US Ambassador to the European Union Gordon Sondland is enmeshed in the scandal over how President Donald Trump tried to pressure Ukraine into investigating his political rival Joe Biden
Washington (AFP) - The White House on Tuesday barred a top US diplomat from speaking to Congress as part of the impeachment investigation of Donald Trump, dramatically escalating the battle with Democrats over his presidency.
In response, Democrats heading the probe announced they will subpoena the witness, Ambassador to the European Union Gordon Sondland, for his testimony and documents.
The scandal over how Trump tried to pressure his Ukrainian counterpart into investigating his political rival Joe Biden has dominated political discourse in Washington, as Democrats weigh possible impeachable offenses by the president including obstruction of justice.
The scandal has now ensnared Sondland, who agreed to be deposed by House Democrats probing the matter, according to his attorney Robert Luskin.
But in a midnight phone message, the State Department “directed… Sondland not to appear today for his scheduled transcribed interview,” Luskin said.
Trump took to Twitter to own the decision to bar Sondland’s deposition, effectively acknowledging he was stonewalling the investigation.
“Unfortunately he would be testifying before a totally compromised kangaroo court,” Trump said, decrying that the rights of Republicans were being “taken away, and true facts are not allowed out for the public to see.”
Democrats have delivered subpoenas to multiple administration officials, including Secretary of State Mike Pompeo, ordering them to turn over relevant documents.
The White House has largely refused to cooperate.
House Speaker Nancy Pelosi formally launched the impeachment inquiry last month after revelations that Trump pressured Ukraine’s President Volodymyr Zelensky in a controversial July 25 phone call.
The top Democrat in Congress told reporters that preventing Sondland from testifying shows that “the president is obstructing Congress from getting the facts that we need.”
Biden, the former vice president who is seeking the 2020 Democratic nomination, joined in the chorus of Democratic condemnation, tweeting that Trump “must stop stonewalling Congress.”
- ‘Evidence of obstruction’ -
California Democrat Adam Schiff, chairman of the House Intelligence Committee, is leading the impeachment investigation into President Donald Trump for alleged abuse of power
Sondland is a wealthy hotelier who was a major donor to Trump’s 2016 presidential campaign.
He was one of a handful of US diplomats on a text message chain between July and September, provided to Democrats leading the probe, that go to the heart of the investigation’s focus.
The messages between the diplomats, Trump’s personal lawyer Rudy Giuliani and a Ukrainian presidential aide show that they helped coordinate administration efforts to pressure Kiev into investigating Biden as the country sought US military aid and access.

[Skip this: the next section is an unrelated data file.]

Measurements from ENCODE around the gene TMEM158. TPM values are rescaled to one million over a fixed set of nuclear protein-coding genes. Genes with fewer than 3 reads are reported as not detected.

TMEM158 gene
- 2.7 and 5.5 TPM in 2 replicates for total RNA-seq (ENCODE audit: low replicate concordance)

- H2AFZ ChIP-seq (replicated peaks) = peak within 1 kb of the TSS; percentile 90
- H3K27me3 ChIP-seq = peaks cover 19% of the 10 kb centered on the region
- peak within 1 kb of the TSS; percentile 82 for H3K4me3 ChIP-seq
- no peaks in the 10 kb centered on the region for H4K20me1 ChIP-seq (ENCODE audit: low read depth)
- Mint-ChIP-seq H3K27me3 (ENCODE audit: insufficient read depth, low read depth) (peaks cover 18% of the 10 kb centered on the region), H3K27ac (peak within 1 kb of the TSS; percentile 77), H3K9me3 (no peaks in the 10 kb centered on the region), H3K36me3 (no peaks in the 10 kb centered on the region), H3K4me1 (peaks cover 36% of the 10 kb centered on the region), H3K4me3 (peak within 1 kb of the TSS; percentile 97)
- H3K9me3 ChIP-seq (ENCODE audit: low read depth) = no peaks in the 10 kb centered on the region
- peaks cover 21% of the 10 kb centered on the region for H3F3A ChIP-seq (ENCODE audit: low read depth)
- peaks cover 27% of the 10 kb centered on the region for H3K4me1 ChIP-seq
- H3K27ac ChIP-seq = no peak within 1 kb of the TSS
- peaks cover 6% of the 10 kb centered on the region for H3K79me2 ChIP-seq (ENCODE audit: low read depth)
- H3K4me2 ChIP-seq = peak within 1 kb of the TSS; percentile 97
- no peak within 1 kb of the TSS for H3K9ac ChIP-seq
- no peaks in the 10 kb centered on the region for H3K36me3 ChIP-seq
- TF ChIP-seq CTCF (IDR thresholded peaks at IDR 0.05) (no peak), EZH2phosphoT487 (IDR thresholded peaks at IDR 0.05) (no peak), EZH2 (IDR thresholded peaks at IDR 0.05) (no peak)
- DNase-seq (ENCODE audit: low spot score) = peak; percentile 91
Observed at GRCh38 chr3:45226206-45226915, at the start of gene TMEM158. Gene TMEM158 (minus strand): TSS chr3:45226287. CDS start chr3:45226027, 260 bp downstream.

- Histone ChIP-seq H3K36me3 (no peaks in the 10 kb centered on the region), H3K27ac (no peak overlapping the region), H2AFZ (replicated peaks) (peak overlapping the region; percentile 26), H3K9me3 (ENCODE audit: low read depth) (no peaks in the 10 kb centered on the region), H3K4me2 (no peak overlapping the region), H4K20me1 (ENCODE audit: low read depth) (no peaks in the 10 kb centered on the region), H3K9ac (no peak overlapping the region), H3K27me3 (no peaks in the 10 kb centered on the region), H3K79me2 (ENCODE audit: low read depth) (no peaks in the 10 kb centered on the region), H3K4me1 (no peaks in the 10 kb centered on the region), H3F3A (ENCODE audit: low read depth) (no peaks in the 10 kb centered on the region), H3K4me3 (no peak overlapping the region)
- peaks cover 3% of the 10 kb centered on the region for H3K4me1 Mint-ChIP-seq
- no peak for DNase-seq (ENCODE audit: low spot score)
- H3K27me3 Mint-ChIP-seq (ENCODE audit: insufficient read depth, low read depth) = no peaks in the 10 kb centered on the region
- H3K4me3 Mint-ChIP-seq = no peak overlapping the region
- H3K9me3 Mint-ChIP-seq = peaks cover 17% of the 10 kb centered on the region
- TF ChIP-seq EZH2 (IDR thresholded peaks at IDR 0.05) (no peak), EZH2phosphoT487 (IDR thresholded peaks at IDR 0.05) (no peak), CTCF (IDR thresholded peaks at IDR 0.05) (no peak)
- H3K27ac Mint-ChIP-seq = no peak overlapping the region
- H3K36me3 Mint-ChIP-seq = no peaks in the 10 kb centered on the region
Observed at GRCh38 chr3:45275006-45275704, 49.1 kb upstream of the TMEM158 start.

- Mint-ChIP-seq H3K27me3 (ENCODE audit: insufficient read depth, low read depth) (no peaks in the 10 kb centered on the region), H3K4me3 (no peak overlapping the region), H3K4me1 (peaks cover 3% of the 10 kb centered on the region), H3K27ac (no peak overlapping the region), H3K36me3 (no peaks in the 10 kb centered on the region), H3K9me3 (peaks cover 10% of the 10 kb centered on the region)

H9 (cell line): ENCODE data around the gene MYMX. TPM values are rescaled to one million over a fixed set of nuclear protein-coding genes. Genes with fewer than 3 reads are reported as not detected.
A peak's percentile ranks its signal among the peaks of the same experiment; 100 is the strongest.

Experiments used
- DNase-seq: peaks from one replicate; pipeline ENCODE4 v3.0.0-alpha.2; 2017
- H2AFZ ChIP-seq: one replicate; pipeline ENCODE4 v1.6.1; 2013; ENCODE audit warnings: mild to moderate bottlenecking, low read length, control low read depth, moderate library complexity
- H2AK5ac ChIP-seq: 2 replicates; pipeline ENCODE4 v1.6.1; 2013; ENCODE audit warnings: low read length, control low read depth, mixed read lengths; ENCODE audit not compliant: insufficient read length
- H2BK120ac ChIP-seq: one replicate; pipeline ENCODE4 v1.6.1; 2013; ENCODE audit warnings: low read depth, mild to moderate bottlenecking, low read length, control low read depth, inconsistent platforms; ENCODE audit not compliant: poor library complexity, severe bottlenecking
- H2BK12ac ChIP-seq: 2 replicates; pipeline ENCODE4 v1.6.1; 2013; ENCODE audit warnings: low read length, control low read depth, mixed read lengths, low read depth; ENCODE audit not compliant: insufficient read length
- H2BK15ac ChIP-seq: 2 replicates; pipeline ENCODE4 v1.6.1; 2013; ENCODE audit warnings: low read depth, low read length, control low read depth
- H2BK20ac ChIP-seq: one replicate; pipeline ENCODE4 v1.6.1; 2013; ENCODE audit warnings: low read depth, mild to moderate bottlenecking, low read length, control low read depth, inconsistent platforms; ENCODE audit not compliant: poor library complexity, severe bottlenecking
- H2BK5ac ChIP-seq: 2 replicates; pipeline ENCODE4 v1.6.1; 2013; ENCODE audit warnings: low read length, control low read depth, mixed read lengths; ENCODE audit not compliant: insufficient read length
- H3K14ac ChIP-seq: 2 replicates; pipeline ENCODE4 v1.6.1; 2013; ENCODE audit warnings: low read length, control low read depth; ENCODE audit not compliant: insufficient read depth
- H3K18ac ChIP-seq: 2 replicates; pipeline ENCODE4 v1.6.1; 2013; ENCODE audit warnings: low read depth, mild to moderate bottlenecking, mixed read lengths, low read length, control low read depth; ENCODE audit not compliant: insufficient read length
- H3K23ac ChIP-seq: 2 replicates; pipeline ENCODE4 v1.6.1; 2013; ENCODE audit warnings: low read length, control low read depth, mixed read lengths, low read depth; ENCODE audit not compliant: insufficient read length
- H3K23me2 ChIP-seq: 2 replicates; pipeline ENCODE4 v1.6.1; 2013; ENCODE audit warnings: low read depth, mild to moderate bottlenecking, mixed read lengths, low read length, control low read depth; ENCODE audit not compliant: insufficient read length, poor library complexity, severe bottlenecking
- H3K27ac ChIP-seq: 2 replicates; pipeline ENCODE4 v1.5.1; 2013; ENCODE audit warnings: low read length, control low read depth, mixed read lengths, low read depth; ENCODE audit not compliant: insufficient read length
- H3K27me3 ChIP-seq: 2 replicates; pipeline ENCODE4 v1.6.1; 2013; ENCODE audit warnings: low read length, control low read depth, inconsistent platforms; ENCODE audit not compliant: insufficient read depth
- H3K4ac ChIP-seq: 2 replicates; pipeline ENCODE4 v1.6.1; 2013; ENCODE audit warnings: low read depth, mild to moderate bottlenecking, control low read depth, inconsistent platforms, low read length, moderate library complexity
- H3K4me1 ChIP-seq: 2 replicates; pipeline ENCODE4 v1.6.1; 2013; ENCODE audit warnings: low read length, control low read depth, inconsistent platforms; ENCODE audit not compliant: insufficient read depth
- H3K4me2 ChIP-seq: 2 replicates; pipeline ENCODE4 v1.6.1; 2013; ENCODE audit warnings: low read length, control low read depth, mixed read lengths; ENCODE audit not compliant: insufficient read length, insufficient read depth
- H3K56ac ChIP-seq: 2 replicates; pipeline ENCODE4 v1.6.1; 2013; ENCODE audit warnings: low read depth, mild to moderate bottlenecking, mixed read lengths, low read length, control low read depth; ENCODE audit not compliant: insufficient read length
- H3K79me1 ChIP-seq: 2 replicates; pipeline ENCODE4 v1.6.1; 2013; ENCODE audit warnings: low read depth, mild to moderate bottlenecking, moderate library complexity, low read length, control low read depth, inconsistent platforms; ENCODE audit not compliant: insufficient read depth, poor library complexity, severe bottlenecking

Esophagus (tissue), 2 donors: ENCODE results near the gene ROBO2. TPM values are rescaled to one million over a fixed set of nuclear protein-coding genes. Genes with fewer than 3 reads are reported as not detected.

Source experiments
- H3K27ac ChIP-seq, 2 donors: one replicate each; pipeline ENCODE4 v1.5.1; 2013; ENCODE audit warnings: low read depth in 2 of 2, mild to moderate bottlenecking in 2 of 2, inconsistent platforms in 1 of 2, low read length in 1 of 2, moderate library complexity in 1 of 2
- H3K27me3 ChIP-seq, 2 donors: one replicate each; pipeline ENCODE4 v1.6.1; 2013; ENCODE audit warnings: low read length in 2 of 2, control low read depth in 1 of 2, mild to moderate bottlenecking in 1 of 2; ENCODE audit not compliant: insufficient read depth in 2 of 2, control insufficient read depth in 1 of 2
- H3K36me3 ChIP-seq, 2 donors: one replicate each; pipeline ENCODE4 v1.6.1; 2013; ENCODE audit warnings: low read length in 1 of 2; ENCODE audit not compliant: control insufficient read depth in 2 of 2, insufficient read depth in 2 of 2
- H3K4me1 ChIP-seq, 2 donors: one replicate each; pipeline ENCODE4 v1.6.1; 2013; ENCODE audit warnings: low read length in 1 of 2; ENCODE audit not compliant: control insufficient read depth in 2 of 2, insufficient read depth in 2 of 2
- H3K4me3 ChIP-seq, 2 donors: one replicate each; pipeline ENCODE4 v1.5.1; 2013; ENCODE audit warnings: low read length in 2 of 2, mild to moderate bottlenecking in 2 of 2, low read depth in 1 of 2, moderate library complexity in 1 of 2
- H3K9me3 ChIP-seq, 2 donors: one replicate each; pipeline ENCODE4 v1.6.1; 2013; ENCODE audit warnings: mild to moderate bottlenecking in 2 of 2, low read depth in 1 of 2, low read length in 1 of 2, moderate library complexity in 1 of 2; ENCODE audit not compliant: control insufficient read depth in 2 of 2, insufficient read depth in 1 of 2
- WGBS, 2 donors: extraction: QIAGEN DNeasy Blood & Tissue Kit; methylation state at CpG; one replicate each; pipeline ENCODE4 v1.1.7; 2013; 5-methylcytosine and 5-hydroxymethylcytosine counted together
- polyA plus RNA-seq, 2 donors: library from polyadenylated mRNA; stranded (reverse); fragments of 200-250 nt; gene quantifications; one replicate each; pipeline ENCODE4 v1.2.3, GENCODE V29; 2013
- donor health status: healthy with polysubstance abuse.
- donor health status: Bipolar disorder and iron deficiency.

The top Democrats leading the impeachment investigation warned that the White House’s silencing of Sondland only bolsters arguments that illicit obstruction is taking place.
House Intelligence Committee chairman Adam Schiff said investigators have learned that Sondland has text messages or emails on a personal device that are “deeply relevant” to the probe.
Schiff has requested those communications, but “the State Department is withholding those messages as well,” he said.
“The failure to produce this witness, the failure to produce these documents” was “additional strong evidence of obstruction of the constitutional functions of Congress,” Schiff told reporters.
- ‘Crazy,’ ‘frightening’ call -
As the scandal deepened, new details emerged that highlight the extent of concern among White House officials immediately after Trump’s phone call with Zelensky.
US President Donald Trump says the impeachment investigation of him is a "kangaroo court"
The whistleblower who filed a complaint over the call said in a memo that a White House official who listened to the telephone discussion described it as “crazy” and “frightening,” Fox News and The New York Times reported.
The official was “visibly shaken by what had transpired” in the call, the whistleblower reportedly wrote in the memo.
Lawmakers have an opportunity on Friday to hear from another key witness in the Ukraine scandal: the former US ambassador to Kiev, Marie Yovanovitch, who is scheduled to appear before the House Intelligence Committee.
US media have reported that Trump removed her from her post because she opposed his efforts to get Ukraine to investigate Biden.
It remained unclear whether Trump will seek to block her testimony as well.
Meanwhile, Republicans who back Trump calling on Ukraine and China to launch investigations of the Bidens, under the guise of rooting out corruption, have launched a counter-offensive.
Senate Judiciary Committee chairman Lindsey Graham announced Tuesday that he will invite Giuliani to testify before the panel as part of a new Senate anti-corruption inquiry related to Ukraine.